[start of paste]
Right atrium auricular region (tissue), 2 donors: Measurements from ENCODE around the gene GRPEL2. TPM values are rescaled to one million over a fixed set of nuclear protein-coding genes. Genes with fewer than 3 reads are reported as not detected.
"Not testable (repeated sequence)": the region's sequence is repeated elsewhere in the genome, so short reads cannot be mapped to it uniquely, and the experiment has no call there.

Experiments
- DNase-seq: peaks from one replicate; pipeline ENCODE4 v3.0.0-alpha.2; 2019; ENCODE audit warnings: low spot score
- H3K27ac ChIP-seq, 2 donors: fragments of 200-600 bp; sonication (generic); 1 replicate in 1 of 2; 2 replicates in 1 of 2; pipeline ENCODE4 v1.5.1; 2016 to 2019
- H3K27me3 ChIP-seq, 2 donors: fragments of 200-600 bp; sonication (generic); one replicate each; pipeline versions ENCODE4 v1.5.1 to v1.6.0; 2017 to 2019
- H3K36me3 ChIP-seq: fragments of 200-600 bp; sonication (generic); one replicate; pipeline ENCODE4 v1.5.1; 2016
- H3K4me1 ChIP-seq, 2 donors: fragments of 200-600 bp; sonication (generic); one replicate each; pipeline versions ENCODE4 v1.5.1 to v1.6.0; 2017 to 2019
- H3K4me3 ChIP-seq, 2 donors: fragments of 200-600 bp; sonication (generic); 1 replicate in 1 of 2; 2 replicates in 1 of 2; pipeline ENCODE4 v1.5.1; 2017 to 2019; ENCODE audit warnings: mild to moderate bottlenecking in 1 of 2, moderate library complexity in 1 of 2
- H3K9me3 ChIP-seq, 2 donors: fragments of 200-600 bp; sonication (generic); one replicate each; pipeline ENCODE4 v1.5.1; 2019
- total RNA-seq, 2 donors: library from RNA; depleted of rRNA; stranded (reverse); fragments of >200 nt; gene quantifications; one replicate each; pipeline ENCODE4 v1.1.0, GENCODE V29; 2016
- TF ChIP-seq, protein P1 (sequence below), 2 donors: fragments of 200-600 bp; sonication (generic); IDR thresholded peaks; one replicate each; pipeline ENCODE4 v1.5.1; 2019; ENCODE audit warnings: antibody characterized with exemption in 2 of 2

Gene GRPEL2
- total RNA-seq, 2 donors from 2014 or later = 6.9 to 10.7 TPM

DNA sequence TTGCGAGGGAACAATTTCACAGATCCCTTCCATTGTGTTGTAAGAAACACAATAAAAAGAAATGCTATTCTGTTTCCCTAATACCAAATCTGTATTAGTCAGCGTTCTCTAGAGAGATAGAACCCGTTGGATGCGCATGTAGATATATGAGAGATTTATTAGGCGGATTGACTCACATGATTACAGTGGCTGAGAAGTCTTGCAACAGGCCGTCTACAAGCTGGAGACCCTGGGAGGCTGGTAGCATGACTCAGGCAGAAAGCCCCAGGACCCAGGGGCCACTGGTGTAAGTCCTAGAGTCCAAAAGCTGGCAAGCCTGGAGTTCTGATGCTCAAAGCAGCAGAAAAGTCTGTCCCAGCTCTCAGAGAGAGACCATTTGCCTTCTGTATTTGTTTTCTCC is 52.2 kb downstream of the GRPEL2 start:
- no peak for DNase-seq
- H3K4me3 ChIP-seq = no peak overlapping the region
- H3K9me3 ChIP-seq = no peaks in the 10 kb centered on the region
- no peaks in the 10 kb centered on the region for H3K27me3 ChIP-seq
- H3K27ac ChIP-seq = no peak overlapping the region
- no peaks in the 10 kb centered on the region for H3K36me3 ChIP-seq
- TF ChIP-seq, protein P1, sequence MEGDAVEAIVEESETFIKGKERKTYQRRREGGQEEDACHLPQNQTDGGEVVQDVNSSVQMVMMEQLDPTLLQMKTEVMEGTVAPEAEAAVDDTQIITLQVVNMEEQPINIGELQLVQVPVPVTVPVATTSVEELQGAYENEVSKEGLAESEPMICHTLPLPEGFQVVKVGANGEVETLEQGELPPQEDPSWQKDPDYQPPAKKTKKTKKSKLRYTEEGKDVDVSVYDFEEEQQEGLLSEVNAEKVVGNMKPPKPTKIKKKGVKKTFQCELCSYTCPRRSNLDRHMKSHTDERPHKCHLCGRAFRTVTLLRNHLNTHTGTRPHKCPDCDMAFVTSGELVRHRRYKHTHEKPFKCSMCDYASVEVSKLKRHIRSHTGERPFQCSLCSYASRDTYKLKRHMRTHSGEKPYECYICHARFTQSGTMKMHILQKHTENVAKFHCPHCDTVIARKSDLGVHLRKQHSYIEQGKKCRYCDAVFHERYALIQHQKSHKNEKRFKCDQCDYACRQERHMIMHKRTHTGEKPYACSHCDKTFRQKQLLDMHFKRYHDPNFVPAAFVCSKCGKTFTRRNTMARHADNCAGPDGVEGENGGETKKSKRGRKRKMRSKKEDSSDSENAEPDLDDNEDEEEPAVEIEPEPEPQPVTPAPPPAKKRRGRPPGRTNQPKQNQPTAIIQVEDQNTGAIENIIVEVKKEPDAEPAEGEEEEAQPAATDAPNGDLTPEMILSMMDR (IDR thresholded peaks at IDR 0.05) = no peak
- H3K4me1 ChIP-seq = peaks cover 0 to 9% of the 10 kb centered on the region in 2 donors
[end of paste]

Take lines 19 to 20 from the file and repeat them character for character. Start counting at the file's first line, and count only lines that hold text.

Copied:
- no peaks in the 10 kb centered on the region for H3K27me3 ChIP-seq
- H3K27ac ChIP-seq = no peak overlapping the region